Very few people take that step to go say: okay, I need something new. I need results. The region is not that slow though. In travel-hospitality, for example Agoda in Thailand, amazing the kind of spends they have and the way it’s optimized. They jump fast on the opportunity and they optimize fast. I think maybe we get a little too comfy in Singapore here sometimes to take that first step.

AB: That’s tragic but hopefully that will change in some period of time. Let’s do one quick tip. The three of you give one tip for SEO and SEM for, say, a potential client of yours.

RD: My tip is going to be a bit more technical because I’m the techie in the team and that’s to pay more attention to site structure both for SEO and SEM. If you feel like you deserve to rank for a certain set of keywords you better have a site that supports that. You want to rank for Scooby-doo snacks where’s that page, where’s that section of Scooby-doo snacks. A lot of clients want to rank well for generic keywords, like credit card or hotel, but they don’t talk about that topic.

It’s very me-centric. I’d say the first step is that your site architecture supports all those keywords that you feel you deserve to rank for.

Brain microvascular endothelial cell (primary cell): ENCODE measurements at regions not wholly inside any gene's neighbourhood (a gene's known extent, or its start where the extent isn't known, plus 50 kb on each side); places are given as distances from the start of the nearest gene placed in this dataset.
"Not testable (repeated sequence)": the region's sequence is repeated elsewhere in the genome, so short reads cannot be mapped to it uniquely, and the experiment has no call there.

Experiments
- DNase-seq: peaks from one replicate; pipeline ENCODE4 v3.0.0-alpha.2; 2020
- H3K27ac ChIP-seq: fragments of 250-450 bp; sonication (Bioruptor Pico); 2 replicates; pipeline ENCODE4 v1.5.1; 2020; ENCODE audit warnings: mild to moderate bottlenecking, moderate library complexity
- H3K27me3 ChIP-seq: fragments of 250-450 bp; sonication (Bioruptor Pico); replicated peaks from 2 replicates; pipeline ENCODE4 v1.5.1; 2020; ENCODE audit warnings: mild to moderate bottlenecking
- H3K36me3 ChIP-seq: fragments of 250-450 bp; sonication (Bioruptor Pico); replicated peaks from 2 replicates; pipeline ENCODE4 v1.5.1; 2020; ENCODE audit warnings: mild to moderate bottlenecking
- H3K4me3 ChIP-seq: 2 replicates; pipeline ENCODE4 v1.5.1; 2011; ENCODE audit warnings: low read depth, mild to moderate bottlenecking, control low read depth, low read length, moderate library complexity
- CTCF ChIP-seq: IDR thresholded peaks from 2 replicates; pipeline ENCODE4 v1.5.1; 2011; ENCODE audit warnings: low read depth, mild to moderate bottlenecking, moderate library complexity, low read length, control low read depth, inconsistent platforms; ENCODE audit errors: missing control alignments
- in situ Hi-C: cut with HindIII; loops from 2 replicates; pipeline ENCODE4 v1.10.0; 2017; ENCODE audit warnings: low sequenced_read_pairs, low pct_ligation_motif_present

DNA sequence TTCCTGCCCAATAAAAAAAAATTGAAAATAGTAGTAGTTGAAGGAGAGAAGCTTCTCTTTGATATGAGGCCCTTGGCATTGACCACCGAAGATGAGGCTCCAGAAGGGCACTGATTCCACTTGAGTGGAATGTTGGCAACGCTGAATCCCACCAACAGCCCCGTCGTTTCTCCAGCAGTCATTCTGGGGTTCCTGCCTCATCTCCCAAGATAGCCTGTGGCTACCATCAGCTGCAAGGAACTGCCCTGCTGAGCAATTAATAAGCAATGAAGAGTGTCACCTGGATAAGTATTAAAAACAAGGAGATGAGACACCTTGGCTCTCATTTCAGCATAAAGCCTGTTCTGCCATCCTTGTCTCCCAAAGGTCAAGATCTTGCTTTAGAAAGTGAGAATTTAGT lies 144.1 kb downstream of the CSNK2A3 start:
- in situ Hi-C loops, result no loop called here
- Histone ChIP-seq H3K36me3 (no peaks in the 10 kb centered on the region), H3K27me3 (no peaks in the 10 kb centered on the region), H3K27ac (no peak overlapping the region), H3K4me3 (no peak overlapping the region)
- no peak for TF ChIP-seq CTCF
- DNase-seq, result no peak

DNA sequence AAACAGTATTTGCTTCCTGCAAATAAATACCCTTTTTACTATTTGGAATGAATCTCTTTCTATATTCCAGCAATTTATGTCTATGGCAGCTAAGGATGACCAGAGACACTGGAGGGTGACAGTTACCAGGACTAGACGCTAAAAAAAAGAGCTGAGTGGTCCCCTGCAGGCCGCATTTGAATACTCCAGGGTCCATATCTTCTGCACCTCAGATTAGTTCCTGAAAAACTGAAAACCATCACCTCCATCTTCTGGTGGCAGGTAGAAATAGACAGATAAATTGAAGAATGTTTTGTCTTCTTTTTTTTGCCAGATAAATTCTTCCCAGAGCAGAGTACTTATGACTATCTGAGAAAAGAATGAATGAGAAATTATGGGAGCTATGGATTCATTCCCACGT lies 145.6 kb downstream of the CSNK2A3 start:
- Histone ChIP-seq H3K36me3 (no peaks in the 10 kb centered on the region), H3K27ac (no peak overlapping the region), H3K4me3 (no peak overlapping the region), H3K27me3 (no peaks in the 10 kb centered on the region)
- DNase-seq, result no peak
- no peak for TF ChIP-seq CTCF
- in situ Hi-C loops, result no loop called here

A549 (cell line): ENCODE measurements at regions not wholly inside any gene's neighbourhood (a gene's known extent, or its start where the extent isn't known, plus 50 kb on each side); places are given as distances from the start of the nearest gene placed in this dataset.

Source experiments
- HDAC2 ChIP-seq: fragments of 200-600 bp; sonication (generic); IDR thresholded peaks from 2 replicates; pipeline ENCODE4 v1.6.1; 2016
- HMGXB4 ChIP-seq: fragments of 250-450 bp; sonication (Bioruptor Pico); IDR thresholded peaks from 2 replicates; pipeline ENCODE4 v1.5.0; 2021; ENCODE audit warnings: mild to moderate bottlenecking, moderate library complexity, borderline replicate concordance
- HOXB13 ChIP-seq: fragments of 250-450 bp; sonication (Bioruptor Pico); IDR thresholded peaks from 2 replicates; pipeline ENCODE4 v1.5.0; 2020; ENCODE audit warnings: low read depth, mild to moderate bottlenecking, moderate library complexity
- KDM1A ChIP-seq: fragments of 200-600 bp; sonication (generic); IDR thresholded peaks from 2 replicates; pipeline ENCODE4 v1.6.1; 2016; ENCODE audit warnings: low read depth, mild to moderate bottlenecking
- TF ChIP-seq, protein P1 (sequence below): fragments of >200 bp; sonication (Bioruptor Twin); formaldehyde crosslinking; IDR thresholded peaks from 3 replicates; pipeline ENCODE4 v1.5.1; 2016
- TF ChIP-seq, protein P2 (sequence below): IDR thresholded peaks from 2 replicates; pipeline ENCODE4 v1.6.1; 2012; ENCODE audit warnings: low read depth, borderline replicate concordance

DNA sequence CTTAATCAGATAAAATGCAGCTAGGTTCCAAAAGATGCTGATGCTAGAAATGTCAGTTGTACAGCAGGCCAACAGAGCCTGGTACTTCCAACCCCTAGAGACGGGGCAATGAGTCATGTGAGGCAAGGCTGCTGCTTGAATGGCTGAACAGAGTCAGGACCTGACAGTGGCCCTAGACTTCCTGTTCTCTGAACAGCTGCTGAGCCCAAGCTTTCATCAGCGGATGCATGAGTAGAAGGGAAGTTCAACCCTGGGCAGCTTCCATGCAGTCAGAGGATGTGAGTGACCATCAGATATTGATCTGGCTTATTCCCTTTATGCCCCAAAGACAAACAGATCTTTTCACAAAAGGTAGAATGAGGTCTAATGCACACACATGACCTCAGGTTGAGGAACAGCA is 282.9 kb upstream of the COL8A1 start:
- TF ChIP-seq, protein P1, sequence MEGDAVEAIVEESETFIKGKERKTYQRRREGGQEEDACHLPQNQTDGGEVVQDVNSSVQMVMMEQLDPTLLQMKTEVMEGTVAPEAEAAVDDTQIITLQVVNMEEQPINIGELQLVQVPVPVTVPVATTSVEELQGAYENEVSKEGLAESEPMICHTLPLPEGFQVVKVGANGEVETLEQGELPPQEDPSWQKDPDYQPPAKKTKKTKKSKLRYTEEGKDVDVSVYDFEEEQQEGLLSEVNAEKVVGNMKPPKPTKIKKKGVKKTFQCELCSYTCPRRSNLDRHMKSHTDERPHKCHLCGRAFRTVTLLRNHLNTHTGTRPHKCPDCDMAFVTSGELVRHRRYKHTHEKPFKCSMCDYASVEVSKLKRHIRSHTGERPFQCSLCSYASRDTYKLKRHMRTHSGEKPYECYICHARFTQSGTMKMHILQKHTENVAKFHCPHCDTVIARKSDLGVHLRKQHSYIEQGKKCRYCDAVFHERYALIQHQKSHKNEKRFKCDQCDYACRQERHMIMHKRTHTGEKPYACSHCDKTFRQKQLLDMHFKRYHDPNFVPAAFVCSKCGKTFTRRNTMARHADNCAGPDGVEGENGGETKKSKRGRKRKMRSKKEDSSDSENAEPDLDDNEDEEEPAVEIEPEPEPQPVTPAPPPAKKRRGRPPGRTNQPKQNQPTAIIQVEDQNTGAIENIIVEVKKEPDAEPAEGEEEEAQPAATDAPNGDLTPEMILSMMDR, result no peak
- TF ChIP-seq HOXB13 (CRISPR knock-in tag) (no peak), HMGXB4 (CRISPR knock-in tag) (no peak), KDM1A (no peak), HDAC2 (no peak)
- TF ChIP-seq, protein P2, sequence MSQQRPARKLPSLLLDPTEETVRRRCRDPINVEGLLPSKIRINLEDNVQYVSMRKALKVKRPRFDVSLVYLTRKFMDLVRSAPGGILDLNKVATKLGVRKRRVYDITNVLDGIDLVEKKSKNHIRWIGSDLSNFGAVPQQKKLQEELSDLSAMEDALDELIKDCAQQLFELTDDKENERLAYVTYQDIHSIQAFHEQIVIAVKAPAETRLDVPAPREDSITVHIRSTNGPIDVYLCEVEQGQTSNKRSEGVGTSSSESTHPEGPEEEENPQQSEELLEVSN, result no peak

AB: The basic things still matter, like doing your sitemap .xml and then putting it on Google and things like that. What will be yours David?

DL: One advice is for marketers to better learn how to sell the technologies that they want to implement. I think too often we get very excited about the technologies, but we fail to realize how stressful it means to a client hearing about all these new things that are happening.

We ourselves may be excited about it but our clients are like: there’s this new option – what should we do. I think our job as agency people and marketers is to be able to simplify it into what does it mean for a business.

Most of the time businesses don’t actually care that there is a new option. They just want to hear you say that this works, it helps me better connect to my customer and we feel very confident about this. It helps us do our job better. I think that’s what we have to keep on emphasizing. We cannot lose track of making our clients feel confident amidst the changing landscape and all the changing technologies.